When Azhar Ali scored a triple century against West Indies in Dubai last season, he revealed a little known fact about himself. He had, in actual fact, been a fielding substitute for the national team in the game fourteen years earlier when Inzamam-ul-Haq scored 329 in a Test for Pakistan.
Compare and contrast the celebrities of those two. It remains like night and day. The organisers of the new T10 Cricket League, for example, have Inzamam pegged as the leading "celebrity" at their launch event planned for the day after the conclusion of this Test match.
It is difficult to imagine anyone seeking Azhar’s endorsement to sell their new whizz-bang cricket concept 10 years after he retires. Even now, as a current, and highly prolific, player, his persona is more nondescript than notable.
And yet this is the batsman on which Pakistan’s immediate future as a Test team must be based. It has been, almost imperceptibly, for some time already.
For so long, he has been Test cricket’s Other Guy. A player whose stats in the format over recent years place him in the company of the likes of Steve Smith, Kane Williamson and Virat Kohli – but who rarely warrants mention.
Understandably, most laurels afforded to Pakistan in the recent past have related to either Misbah-ul-Haq or Younis Khan, the two "legends", as coach Mickey Arthur termed them this week, of this side.
But Azhar's average of 60 in the UAE is the best of any Pakistan batsman to have played a significant chunk of matches here. He is zeroing in on Younis and Misbah’s aggregate for most runs here, too.
Now the two stars have moved on, maybe Azhar will start to get his due attention. At the first available opportunity, he is going about showing he can be banked on to lead the way.
This is Azhar’s 61st Test. He is the most senior player in the team by four matches, ahead of Asad Shafiq, with captain Sarfraz Ahmed next on 37.
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He has been tried as a captain, in the limited-overs format, and dispensed with. He may be without the tacit endorsement of being the side’s leader, but at least he can show the way forward by performance.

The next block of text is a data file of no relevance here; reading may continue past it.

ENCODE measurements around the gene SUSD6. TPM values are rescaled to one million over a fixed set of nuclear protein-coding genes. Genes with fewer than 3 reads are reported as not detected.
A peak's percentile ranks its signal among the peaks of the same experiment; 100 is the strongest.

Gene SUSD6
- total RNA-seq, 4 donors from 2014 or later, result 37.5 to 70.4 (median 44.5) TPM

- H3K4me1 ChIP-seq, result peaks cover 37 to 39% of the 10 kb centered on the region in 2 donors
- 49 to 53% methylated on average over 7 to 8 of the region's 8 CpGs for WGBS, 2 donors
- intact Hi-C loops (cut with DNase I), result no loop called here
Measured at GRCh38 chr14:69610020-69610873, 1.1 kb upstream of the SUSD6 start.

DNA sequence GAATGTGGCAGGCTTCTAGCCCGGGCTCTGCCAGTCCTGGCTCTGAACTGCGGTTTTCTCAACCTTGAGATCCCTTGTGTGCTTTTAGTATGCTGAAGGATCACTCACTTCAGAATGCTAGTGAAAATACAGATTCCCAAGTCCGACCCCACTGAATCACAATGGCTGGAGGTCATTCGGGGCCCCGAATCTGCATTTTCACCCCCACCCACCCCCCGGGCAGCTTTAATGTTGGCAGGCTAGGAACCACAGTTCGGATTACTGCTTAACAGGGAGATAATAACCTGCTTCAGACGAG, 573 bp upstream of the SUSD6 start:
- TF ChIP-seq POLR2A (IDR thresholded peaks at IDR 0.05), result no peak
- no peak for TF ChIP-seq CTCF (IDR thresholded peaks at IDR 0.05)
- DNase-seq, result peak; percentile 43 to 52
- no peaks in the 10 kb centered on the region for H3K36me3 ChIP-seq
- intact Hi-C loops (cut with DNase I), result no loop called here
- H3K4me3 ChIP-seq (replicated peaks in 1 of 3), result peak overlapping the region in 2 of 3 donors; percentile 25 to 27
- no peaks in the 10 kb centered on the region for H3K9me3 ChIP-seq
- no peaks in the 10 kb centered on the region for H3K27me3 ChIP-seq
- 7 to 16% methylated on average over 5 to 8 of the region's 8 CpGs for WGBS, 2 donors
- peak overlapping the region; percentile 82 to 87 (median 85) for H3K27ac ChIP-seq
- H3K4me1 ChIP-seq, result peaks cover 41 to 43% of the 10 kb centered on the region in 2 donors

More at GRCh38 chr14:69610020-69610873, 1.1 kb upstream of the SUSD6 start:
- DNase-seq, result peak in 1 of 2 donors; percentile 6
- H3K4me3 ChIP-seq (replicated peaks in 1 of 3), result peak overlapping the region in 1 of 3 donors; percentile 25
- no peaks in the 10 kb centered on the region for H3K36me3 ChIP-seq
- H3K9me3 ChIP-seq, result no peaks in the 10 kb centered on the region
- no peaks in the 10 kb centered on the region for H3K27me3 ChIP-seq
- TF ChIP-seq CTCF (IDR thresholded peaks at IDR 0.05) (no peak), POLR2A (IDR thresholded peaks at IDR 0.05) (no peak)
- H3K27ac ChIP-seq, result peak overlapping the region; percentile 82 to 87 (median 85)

And he can demand the same of his colleagues, too, in the way that Inzamam, etc, did in the past, even if Azhar has nothing like the domineering personality of senior players of the past.
Like when Babar Azam, the young star, gave away his wicket with two balls left to face. It left Pakistan on 266-4, still trailing Sri Lanka by 153 on first innings.
Maybe being caught at the wicket down the legside could be construed as unfortunate, but Azhar, the non-striker, was livid it had happened.
He and Babar had been building a partnership. When it was broken, caught by Niroshan Dickwella off Nuwan Pradeep’s bowling, Azhar furiously smashed his pad with his bat at the other end.
Azhar, for his part, has been typically rock steady. He is 74 not out ahead of Day 4, and eyeing a 15th Test century.
“Azhar has been scoring lot of runs and as his career shows he has scored 5,000 runs in 61 Tests,” said Sami Aslam, the opener who himself made a half century and shared in a century opening stand with Shan Masood.
“He is scoring a lot of runs in Australia, England, and last year I think 1,700 runs. He is the main player after Younis and Misbah.
“He is the most senior player and taken the responsibility in Pakistan team right now.”
Dickwella said Sri Lanka do have a plan for Azhar, and that Babar’s late dismissal had revived their belief they can force a victory in the match.
“Luckily we got the fourth wicket, and we are hoping to get a good start tomorrow morning [Sunday],” Sri Lanka’s wicketkeeper said.
“The first session and how we approach it is going to be crucial. How we bowl tomorrow morning will decide the game.
“We have to attack their batsmen and put them under pressure. If we can get around 120, or even 100-run lead, it is more than enough to make them bat again on the fifth day.”